Suppliers to medical device manufacturers fear the long arm of the FDA may push up prices of medical devices while reducing the products' availability and quality. The costs of medical devices almost surely will skyrocket, plastics processors and compounders say, if they are forced to meet the same federal manufacturing rules as producers of the final product. That was the testimony of the Food and Drug Administration before an independent panel Sept. 13 in Gaithersburg, Md.
Upstream suppliers of medical device manufacturers are concerned the FDA might extend good manufacturing practice requirements - currently applying only to the actual producers of a final product - to them.
Currently, the agency is recommending against the further inclusion of suppliers, and presented its case to exempt them from the good manufacturing practice guidelines to the special GMP panel meeting here last week. The panel will review the recommendations through the end of October, when it is expected to issue an opinion.
The recommendations mark a reversal from an FDA policy forwarded two years ago and not yet approved. In the interest of assuring quality in medical devices, the FDA had sought to bring all aspects of the production of medical devices under the GMP umbrella and presented recommendations to include their components as well.
But now, said Julius Rakus, manager of regulatory compliance for vinyl compounder AlphaGary Inc. in Newark, N.J., the agency has recommended a reversal of that proposal. Now, Rakus said, the advisory committee will have to determine if the FDA's reasoning for reversing its position since the initial proposal is sound.
Rakus and the Health Industry Manufacturers Association contend the high cost of meeting GMP standards, instead, might serve to push good suppliers out of the field and ``would not add to the performance of our niche.'' He cited this as a primary reason for supporting the latest FDA recommendations.
HIMA's testimony before the GMP advisory committee noted the original proposal ``simply provides the FDA another means for addressing another party in the event of a systematic device failure.''
The modification of FDA's recommendation is important to all in the medical device industry, more than ever sensitive to their legal liability if a device malfunctions and worried that supply lines may dry up.
Legislation directly reducing liability of upstream suppliers is stalled in Congress.
Both houses have passed product liability legislation, but SPI counsel Jerry Heckman said no House-Senate conference committee to reconcile the bills' differences has been named and the legislation ``may go nowhere this session.''
Rakus said the addition of GMP requirements would be difficult, but not impossible, for suppliers.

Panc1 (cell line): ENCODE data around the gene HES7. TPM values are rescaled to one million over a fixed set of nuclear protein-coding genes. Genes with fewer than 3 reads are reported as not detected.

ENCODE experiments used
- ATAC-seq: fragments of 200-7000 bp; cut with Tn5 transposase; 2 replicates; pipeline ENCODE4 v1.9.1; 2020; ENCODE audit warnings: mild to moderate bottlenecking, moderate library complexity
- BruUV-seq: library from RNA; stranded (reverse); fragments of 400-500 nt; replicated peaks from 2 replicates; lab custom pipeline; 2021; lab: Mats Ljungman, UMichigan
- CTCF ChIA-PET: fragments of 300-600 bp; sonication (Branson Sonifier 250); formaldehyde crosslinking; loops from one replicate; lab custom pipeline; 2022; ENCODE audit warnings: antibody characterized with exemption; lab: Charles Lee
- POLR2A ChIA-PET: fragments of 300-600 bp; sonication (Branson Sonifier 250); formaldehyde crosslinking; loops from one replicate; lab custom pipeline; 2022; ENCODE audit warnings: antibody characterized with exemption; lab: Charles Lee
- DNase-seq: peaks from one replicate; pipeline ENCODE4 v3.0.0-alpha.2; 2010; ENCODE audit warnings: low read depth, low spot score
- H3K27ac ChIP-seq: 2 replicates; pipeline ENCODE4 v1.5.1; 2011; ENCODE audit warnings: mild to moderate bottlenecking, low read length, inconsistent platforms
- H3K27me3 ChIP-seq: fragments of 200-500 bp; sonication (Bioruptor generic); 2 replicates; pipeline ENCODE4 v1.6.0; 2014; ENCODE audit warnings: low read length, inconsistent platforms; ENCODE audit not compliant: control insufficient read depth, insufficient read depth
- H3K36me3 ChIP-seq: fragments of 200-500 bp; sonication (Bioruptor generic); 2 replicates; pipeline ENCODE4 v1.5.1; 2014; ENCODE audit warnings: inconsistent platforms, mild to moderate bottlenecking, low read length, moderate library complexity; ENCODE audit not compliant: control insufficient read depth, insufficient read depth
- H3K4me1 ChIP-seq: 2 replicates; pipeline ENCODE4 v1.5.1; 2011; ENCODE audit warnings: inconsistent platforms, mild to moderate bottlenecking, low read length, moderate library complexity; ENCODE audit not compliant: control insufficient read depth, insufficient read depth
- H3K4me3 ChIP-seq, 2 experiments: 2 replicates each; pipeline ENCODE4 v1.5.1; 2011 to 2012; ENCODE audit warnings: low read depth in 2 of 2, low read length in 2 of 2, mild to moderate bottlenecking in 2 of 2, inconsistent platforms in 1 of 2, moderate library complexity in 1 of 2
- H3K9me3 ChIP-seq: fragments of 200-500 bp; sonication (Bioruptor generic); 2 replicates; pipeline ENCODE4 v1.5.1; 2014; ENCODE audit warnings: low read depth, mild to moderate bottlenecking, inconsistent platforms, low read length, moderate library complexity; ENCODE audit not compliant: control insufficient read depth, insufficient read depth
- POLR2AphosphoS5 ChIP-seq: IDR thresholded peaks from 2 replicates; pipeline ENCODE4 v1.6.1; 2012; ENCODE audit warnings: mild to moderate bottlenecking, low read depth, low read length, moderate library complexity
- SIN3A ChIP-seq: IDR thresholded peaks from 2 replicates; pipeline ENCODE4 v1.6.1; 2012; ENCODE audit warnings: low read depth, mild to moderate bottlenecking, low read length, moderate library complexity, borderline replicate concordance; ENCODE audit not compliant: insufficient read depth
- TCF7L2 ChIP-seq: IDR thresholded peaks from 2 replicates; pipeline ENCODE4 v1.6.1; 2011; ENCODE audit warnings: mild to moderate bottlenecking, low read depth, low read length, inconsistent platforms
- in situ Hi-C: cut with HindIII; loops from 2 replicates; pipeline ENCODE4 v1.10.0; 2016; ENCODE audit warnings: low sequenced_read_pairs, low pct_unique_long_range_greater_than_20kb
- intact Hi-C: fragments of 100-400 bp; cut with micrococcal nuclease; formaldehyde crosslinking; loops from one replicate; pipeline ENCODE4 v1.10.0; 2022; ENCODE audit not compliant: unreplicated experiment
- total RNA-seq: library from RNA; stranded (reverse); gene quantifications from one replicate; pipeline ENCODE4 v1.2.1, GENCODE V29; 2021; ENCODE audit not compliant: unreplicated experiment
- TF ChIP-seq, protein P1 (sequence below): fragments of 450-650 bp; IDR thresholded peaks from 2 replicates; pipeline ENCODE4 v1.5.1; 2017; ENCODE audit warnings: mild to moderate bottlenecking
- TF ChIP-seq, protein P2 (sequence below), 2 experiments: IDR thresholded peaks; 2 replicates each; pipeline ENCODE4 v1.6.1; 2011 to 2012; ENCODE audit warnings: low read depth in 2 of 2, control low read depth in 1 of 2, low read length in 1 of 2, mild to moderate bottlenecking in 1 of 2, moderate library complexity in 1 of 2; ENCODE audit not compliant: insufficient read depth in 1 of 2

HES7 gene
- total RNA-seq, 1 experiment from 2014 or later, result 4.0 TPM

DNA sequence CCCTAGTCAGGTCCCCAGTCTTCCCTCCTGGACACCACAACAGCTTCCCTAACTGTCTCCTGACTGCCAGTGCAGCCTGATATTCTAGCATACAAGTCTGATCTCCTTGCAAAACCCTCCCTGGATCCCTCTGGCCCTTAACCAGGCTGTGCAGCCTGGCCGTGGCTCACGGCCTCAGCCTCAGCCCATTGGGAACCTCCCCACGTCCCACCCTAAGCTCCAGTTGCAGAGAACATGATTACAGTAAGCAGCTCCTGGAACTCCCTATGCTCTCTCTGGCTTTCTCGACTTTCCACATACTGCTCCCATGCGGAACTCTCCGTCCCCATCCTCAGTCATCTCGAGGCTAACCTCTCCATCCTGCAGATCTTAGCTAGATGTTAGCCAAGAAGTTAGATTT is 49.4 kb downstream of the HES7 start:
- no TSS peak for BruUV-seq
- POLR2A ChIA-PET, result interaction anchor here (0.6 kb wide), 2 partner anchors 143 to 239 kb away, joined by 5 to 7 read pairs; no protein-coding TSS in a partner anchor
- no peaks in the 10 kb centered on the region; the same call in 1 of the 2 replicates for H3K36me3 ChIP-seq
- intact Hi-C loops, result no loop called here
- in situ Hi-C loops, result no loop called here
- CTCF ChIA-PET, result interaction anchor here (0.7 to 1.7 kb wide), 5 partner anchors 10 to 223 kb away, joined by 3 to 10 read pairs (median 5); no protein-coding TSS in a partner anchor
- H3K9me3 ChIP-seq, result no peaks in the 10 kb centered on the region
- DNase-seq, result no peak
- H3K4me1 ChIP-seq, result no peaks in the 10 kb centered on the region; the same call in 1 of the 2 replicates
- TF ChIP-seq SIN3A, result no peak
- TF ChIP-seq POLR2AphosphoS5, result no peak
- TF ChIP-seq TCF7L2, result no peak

Hardest hit would be producers of internal lubricants, colorants and slip agents used in vinyl compounds, Rakus said.
Supplier inclusion in the FDA GMP rules ``would significantly increase the cost of medical devices without improving the quality of the product,'' he said.
Further, Rakus said he is worried that imposition of GMP rules down the line might mean ``medical device manufacturers could look to satisfy FDA rather than their own stringent requirements.''
The bulk of business at AlphaGary's Newark branch produces vinyl compounds for use in many medical disposables. According to Rakus, the Newark operation is one of fewer than a dozen involved in medical device compounding. AlphaGary, formed two years ago with the merger of Alpha Chemical and Plastics Corp., Pineville, N.C., and Gary Corp., Leominster, Mass., also manufacturers thermoplastic elastomer compounds and wire and cable compounds. It is owned by the British Laporte plc.
The Society of the Plastics Industry Inc. in Washington op-poses including suppliers under GMP standards. Mark Sievers, a lawyer with the Washington law firm of Keller and Heckman, testified Aug. 23 at a hearing at FDA's Center for Devices and Radiological Health that applying GMPs to components is ``over broad and unnecessary.
``The term `component' as defined in the [FDA] working draft [of GMP applications] encompasses virtually any plastic article intended by the device manufacturer to be included in the finished device as packaged and labeled,'' his testimony noted.
Removing components from the GMP chain is ``definitely a benefit for suppliers, but they're still supposed to be acquainted with the GMP guidelines for manufacturers,'' Sievers said in an interview last week. ``The benefit is that manufactures have the opportunity to work with suppliers, giving them more flexibility to work with one another and not follow the full range of GMPs,'' he said.
``The closer you are to the finished device, the more will be expected of you in terms of quality control,'' he said.